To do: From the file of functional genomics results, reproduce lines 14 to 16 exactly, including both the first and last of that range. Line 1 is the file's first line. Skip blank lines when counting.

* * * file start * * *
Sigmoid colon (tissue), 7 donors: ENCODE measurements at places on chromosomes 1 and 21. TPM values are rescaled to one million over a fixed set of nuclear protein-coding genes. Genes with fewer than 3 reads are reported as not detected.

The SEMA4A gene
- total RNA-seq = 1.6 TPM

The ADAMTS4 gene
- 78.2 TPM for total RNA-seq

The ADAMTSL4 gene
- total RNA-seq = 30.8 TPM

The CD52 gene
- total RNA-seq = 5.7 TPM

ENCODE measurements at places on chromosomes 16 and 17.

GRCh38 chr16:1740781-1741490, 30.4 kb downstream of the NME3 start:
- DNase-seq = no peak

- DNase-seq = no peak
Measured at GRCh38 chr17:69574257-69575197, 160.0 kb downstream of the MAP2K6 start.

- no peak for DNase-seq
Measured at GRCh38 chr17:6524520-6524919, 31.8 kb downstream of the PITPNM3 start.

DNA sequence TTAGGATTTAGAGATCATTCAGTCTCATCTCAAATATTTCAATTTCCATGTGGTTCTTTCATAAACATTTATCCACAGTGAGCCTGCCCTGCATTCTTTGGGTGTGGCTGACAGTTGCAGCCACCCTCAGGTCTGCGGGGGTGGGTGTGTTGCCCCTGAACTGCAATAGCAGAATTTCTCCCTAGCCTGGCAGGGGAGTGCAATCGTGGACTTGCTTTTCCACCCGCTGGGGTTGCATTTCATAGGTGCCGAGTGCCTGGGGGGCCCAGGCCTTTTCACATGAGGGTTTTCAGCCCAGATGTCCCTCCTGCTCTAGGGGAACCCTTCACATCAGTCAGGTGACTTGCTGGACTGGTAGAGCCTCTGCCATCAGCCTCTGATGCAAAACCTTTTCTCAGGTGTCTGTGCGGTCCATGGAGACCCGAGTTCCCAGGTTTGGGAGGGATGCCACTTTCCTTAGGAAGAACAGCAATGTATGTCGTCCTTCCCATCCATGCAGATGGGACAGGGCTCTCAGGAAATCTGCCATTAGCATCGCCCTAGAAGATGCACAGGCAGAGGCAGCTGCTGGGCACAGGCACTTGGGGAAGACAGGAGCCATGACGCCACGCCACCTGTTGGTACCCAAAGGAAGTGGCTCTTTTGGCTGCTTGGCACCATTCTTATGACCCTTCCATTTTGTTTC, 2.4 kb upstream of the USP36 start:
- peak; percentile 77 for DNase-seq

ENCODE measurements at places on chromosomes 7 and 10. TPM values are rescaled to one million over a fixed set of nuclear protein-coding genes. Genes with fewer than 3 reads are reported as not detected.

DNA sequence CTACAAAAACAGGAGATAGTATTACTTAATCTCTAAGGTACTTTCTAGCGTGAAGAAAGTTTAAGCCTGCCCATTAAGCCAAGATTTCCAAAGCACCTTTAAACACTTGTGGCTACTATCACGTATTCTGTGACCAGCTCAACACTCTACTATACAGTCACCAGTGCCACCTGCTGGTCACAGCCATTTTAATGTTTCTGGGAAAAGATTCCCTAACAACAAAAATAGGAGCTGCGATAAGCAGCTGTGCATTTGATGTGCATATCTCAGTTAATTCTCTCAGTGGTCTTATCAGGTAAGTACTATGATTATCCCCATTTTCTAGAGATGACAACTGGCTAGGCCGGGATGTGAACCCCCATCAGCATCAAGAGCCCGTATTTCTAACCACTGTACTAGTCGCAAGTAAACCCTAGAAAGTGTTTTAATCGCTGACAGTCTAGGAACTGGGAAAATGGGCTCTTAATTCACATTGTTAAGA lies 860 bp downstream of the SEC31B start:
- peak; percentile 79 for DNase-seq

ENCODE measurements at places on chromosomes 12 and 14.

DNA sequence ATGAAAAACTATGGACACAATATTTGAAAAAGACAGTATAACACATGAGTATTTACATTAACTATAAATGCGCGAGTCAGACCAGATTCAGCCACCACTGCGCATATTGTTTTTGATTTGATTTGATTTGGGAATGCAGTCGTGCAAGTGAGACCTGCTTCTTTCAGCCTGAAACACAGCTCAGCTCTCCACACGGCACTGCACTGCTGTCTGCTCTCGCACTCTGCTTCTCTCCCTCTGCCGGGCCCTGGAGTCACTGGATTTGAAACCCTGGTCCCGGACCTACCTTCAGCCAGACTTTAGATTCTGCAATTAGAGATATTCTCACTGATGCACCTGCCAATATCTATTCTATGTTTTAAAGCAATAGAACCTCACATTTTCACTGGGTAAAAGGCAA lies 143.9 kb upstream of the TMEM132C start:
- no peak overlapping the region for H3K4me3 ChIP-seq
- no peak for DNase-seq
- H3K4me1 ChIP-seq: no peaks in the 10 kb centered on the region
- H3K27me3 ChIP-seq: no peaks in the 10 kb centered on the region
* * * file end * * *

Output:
Measured at GRCh38 chr17:69574257-69575197, 160.0 kb downstream of the MAP2K6 start.

- no peak for DNase-seq
Measured at GRCh38 chr17:6524520-6524919, 31.8 kb downstream of the PITPNM3 start.